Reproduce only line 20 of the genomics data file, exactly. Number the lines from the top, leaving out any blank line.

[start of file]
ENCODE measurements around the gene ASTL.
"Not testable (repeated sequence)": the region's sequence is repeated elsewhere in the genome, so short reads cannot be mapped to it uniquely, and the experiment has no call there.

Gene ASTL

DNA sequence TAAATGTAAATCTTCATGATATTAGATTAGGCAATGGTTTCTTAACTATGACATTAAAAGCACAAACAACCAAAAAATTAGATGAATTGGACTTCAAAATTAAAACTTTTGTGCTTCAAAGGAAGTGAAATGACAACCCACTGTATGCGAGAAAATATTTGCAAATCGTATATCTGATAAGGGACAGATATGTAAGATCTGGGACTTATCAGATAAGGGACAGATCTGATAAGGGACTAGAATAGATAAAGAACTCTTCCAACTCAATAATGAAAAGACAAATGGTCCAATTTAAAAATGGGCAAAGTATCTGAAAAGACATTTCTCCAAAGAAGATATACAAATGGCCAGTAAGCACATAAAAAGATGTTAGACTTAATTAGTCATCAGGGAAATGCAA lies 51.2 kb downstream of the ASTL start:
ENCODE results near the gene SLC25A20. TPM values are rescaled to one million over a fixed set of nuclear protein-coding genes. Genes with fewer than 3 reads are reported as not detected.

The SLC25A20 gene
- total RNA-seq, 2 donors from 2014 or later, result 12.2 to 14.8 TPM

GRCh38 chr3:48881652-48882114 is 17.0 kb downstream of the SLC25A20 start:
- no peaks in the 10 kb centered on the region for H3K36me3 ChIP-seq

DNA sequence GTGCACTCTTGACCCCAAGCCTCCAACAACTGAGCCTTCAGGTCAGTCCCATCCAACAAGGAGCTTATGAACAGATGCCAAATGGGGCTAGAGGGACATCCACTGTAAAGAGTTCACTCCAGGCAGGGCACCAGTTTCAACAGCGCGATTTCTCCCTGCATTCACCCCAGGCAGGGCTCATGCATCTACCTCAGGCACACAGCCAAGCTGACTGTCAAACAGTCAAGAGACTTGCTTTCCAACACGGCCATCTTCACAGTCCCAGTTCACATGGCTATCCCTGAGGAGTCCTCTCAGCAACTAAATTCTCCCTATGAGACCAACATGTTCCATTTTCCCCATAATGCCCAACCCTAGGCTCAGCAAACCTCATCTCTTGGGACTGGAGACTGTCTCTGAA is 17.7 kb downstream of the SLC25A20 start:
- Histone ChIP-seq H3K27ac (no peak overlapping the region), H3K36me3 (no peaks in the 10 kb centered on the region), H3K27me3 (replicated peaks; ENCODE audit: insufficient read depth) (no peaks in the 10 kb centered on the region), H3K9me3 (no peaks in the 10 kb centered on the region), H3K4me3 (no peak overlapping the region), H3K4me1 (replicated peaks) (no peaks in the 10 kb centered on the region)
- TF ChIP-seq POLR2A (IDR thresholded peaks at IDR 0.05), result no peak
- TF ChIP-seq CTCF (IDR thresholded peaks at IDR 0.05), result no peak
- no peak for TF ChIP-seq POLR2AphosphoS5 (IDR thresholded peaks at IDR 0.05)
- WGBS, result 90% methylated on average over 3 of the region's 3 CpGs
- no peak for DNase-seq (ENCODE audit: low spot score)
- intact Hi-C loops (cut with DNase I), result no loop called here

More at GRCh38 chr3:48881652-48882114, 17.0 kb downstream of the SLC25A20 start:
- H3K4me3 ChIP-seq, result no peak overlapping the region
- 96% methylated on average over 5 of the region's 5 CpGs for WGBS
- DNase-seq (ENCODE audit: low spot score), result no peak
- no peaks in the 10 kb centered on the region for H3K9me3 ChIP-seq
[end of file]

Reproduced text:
- 96% methylated on average over 5 of the region's 5 CpGs for WGBS